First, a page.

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The Chester Centre for Contextual Behavioural Science was established in 2019. We conduct research into third-wave psychological interventions (including Acceptance and Commitment Therapy/Training and other mindfulness-based approaches) and into developing the basic science on which such interventions are based through non-interventional and laboratory-based research.

Our centre has methodological expertise in a wide range of quantitative research designs, the development of psychometrically robust measurement tools, and systematic reviewing and evidence-synthesis.

Our Research Centre is home to a large group of staff and students from the School of Psychology, and is co-directed by Prof Nick Hulbert-Williams and Dr Lee Hulbert-Williams. Whilst Nick manages the administrative and financial side of running the Centre, including line managing our research staff, Lee takes a lead on developing our programme of support for our postgraduate students and providing statistical and methodological oversight of our portfolio of research. Whilst our Centre ethos is towards a collaborative approach to research, our current research is grouped into three core themes:

> Psychological Measurement (lead: Dr Lee Hulbert-Williams), in which we are developing and validating robust and accurate ways to measure psychological constructs and behaviour. At the current time, we are especially focussing on the measurement of psychological wellbeing, self-authenticity, and stigma.

> Experimental Intervention Development (lead: Dr Kevin Hochard), in which we aim to test and develop components and exercises that might be used in applied psychology interventions. Much of our current work in this area is focussed on improving and evaluating values-clarification exercises.

> Applied Intervention Science (lead: Prof Nick Hulbert-Williams), in which we undertake evidence synthesis, observational research, and applied clinical trials to improve wellbeing. Our work is focusses on two programmes of applied work: Suicide and Self-Harm, and Cancer and End of Life Care.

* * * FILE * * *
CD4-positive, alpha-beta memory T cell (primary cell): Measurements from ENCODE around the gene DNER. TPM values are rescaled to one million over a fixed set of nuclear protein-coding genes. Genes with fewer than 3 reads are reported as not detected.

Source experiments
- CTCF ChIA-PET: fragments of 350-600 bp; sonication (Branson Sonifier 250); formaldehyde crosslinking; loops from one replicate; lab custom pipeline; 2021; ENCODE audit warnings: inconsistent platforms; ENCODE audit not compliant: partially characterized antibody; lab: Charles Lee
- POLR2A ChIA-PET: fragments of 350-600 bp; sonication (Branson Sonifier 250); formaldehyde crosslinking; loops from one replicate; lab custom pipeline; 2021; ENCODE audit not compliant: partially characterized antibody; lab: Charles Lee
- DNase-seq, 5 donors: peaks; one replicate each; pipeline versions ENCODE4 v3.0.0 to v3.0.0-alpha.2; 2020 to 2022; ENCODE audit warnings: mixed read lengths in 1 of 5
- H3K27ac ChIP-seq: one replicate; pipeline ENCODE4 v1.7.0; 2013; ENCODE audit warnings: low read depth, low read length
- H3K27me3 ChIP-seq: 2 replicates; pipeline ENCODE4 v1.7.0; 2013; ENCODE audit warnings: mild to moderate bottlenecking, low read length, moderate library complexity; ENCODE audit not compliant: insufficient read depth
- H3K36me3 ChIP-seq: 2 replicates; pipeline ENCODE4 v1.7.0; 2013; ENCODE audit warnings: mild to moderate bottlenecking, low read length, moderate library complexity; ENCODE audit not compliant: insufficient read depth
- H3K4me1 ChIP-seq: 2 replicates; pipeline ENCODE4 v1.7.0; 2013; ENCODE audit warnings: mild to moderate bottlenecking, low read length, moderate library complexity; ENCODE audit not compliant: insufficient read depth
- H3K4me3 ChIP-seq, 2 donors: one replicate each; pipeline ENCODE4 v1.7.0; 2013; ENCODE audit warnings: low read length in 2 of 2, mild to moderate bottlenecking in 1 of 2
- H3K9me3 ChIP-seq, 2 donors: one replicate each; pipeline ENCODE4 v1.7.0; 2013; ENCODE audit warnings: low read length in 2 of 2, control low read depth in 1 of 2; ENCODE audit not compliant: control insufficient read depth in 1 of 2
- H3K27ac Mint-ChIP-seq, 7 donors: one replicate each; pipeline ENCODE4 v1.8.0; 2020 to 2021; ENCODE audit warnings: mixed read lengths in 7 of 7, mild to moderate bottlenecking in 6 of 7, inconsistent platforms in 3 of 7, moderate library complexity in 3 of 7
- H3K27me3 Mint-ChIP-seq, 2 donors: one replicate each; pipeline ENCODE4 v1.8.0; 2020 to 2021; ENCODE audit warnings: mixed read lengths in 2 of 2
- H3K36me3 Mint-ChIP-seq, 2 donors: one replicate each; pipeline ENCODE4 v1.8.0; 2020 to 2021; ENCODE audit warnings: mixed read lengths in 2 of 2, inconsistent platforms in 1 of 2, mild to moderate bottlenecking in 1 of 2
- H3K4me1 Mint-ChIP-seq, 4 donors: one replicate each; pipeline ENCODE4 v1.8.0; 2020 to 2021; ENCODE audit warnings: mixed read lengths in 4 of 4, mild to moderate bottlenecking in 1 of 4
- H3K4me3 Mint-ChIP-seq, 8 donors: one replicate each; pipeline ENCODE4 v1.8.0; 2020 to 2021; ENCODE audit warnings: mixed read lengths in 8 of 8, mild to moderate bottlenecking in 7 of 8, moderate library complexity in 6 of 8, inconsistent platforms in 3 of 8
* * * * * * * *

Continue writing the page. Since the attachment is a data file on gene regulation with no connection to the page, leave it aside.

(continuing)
Why Contextual Behavioural Science?

Across all of our research themes, our work involves the application of a coherent model of psychological science, known as Contextual Behavioural Science (CBS).When people seek the services of a psychologist, they are most often interested not just in being able to explain and understand behaviour, but in being able to influence it. Whether it’s getting better at dealing with stress or illness, doing more exercise, giving up smoking, or a hundred other goals, ultimately practicing psychologists are asked to help influence behaviour. Regardless of the issue and setting, the psychologist isn’t in the client’s head; we are in their environment or context.

For this reason, Contextual Behavioural Science, as a branch of psychology, prioritizes theories which included the context in which a behaviour occurs, and the context in which it was learned. We study the effects of environment, including the coaching and therapeutic environments, on learning and behaviour. Our model of theory development is reticulated, which is to say we assume that it’s useful to have theories at different levels of technicality — some more useful to psychological researchers, some more appropriate for interventionists — and that these theories should be mutually compatible. In this way, CBS is a broad church, running the full gamut from lab-based experiments to pragmatic and client-centred practice.

Working with the Centre for Contextual Behavioural Science

If you’re interested in what we do, please do get in touch. If you’re a student considering undertaking an MRes, MPhil or PhD, or a post-doc interested in joining us as a visiting scholar, please direct your enquiry in the first instance to one of the Centre Co-Directors. Please note that due to the high volume of interest we prefer to host projects for extended periods of more than six months duration. The ability to self-fund is preferable. A strong academic CV and interest in CBS is essential.

Parkgate Road
United Kingdom